A board certified labor and employment attorney widely known for her extensive and creative knowledge and experienced with these and other employment, employee benefit and compensation matters, Ms. Stamer continuously advises and assists employers, employee benefit plans, their sponsoring employers, fiduciaries, insurers, administrators, service providers, insurers and others to monitor and respond to evolving legal and operational requirements and to design, administer, document and defend medical and other welfare benefit, qualified and non-qualified deferred compensation and retirement, severance and other employee benefit, compensation, and human resources, management and other programs and practices tailored to the client’s human resources, employee benefits or other management goals.  A primary drafter of the Bolivian Social Security pension privatization law, Ms. Stamer also works extensively with management, service provider and other clients to monitor legislative and regulatory developments and to deal with Congressional and state legislators, regulators, and enforcement officials concerning regulatory, investigatory or enforcement concerns.

Recognized in Who’s Who In American Professionals and both an American Bar Association (ABA) and a State Bar of Texas Fellow, Ms. Stamer serves on the Editorial Advisory Board of Employee Benefits News, HR.com, Insurance Thought Leadership, Solutions Law Press, Inc. and other publications, and active in a multitude of other employee benefits, human resources and other professional and civic organizations.   She also is a widely published author and highly regarded speaker on these matters. Her insights on these and other matters appear in the Bureau of National Affairs, Spencer Publications, the Wall Street Journal, the Dallas Business Journal, the Houston Business Journal, Modern and many other national and local publications.   You can learn more about Ms. Stamer and her experience, review some of her other training, speaking, publications and other resources, and register to receive future updates about developments on these and other concerns from Ms. Stamer here.

Other Resources

If you found this update of interest, you also may be interested in reviewing some of the other updates and publications authored by Ms. Stamer available including:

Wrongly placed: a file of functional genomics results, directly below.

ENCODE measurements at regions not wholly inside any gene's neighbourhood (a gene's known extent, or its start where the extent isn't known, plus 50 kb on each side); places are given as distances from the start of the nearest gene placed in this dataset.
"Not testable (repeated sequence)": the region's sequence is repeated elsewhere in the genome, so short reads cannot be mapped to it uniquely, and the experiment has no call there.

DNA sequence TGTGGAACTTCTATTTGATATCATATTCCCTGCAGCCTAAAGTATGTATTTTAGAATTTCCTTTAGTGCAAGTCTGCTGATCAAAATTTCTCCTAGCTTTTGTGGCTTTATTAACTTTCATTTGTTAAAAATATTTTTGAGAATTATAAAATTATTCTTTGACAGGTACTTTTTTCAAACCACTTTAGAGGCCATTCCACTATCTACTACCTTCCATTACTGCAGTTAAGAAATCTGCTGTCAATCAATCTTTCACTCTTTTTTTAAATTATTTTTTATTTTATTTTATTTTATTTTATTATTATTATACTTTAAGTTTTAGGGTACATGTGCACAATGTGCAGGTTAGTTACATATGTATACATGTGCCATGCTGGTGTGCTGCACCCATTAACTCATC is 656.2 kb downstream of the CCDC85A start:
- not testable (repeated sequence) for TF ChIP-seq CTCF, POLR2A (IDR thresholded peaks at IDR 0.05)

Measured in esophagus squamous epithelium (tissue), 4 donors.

For important information about this communication see here. THE FOLLOWING DISCLAIMER IS INCLUDED TO COMPLY WITH AND IN RESPONSE TO U.S. TREASURY DEPARTMENT CIRCULAR 230 REGULATIONS.  ANY STATEMENTS CONTAINED HEREIN ARE NOT INTENDED OR WRITTEN BY THE WRITER TO BE USED, AND NOTHING CONTAINED HEREIN CAN BE USED BY YOU OR ANY OTHER PERSON, FOR THE PURPOSE OF (1) AVOIDING PENALTIES THAT MAY BE IMPOSED UNDER FEDERAL TAX LAW, OR (2) PROMOTING, MARKETING OR RECOMMENDING TO ANOTHER PARTY ANY TAX-RELATED TRANSACTION OR MATTER ADDRESSED HEREIN.

©2013 Cynthia Marcotte Stamer, P.C. 

Nonexclusive license to republish granted to Solutions Law Press, Inc.  All other rights reserved.


[*] On January 24, 2013, the Department of Labor (the Department) issued guidance stating the Department’s conclusion that the notice requirement under FLSA section 18B will not take effect on March 1, 2013 for several reasons until further guidance setting the extended deadline was published.


Group Health Plans &No-Fault & Worker’s Comp Ruled Primary Plans When Coordinating With Medicare Advantage Plans

May 9, 2013

Group health plans and liability, no-fault and worker’s compensation insurers should confirm they are properly coordinating benefits with Medicare Advantage organizations (MAOs) to avoid a private cause of action for double damages to recover amounts under the Medicare Secondary Payer Act (MSP Act) in light of the U.S. Supreme Court’s denial of certiorari on an appeal of the Third Circuit’s decision in In Re Avandia Marketing Sales Practices GlaxoSmithKline LLC v. Human Medical Plans, Inc.  (Glaxo).  The Supreme Court’s decision denying certiorari reported here lets stand a Third Circuit decision that the private right of action provision in the MSP Act, set forth at 42 U.S.C. 1395y(b)(3), gives Humana a private cause of action as a primary plan against GSK to recover the double damage award.

MSP Act Secondary Payor Rules Require Proper Coordination

The MSP Act contains specific rules about when and how group health plans, automobile and liability insurance, no fault insurance policies and amounts recovered from tort actions are coordinated with benefits under the Medicare Statute.  The MSP Act’s Secondary Payor Rules require group health plans, automobile and liability insurance and  no fault insurance policies to treat their coverage as  the “primary plan” for purposes of coordinating their coverage with the benefits provided under the Medicare Statute under certain conditionsbenefits face double damage for improperly coordinating their benefits and coverage with those provided under the Medicare Statute.  The MSP Act generally dictates the conditions under which these coverages are primary to benefits provided under the Medicare Statute and obligates primary plans and individuals receiving judgment or settlements that include payment for medical expenses for which benefits were received under the Medicare Statute to repay Medicare. Violation of these rules exposes the applicable plan to double damages and other costs of recovery.